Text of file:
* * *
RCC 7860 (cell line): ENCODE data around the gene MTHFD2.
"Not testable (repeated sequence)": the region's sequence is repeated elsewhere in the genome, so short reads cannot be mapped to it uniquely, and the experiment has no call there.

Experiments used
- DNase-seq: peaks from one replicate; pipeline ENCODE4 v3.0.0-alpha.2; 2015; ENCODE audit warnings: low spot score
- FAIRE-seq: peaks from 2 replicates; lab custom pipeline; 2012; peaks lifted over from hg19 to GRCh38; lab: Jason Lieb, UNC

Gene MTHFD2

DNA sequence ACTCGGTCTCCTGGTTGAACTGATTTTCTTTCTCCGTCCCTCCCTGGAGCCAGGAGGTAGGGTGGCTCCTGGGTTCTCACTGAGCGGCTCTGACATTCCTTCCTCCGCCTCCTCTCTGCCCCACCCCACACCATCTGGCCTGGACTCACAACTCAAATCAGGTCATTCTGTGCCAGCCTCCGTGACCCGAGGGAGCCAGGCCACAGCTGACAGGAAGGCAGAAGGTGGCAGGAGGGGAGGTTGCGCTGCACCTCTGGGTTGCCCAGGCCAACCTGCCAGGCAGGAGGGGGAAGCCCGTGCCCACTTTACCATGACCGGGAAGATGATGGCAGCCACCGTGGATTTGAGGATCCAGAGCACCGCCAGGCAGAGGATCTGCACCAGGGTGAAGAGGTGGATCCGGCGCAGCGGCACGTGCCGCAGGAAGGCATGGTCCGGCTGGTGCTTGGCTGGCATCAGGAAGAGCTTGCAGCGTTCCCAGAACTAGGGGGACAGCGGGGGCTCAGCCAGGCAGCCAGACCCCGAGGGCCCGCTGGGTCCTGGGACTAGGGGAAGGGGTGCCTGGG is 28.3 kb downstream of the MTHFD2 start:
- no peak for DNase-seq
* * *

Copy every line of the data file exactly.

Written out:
RCC 7860 (cell line): ENCODE data around the gene MTHFD2.
"Not testable (repeated sequence)": the region's sequence is repeated elsewhere in the genome, so short reads cannot be mapped to it uniquely, and the experiment has no call there.

Experiments used
- DNase-seq: peaks from one replicate; pipeline ENCODE4 v3.0.0-alpha.2; 2015; ENCODE audit warnings: low spot score
- FAIRE-seq: peaks from 2 replicates; lab custom pipeline; 2012; peaks lifted over from hg19 to GRCh38; lab: Jason Lieb, UNC

Gene MTHFD2

DNA sequence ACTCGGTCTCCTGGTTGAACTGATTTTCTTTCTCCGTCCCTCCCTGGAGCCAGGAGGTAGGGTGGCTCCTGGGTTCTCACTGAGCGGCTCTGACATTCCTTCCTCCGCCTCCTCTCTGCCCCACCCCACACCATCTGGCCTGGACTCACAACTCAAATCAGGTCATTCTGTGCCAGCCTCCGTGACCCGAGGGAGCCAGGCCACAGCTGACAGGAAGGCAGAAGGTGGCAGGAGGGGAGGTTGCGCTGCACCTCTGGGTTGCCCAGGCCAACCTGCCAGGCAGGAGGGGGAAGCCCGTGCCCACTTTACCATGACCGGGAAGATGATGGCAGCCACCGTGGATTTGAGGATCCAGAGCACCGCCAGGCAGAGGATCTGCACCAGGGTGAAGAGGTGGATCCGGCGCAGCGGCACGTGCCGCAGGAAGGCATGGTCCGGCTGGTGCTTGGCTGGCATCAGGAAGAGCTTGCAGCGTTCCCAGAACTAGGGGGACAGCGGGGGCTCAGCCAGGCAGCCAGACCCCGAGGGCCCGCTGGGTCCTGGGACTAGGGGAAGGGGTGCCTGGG is 28.3 kb downstream of the MTHFD2 start:
- no peak for DNase-seq